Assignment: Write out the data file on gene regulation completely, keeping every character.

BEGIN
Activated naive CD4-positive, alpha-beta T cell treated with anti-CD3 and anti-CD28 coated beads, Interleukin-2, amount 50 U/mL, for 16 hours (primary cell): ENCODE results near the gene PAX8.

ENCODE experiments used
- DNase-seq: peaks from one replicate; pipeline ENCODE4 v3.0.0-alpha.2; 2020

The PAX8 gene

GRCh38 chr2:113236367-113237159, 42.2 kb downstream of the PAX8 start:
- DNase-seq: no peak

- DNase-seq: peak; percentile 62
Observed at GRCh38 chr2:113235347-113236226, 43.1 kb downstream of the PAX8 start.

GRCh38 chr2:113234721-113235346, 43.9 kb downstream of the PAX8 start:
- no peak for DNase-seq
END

Activated naive CD4-positive, alpha-beta T cell treated with anti-CD3 and anti-CD28 coated beads, Interleukin-2, amount 50 U/mL, for 16 hours (primary cell): ENCODE results near the gene PAX8.

ENCODE experiments used
- DNase-seq: peaks from one replicate; pipeline ENCODE4 v3.0.0-alpha.2; 2020

The PAX8 gene

GRCh38 chr2:113236367-113237159, 42.2 kb downstream of the PAX8 start:
- DNase-seq: no peak

- DNase-seq: peak; percentile 62
Observed at GRCh38 chr2:113235347-113236226, 43.1 kb downstream of the PAX8 start.

GRCh38 chr2:113234721-113235346, 43.9 kb downstream of the PAX8 start:
- no peak for DNase-seq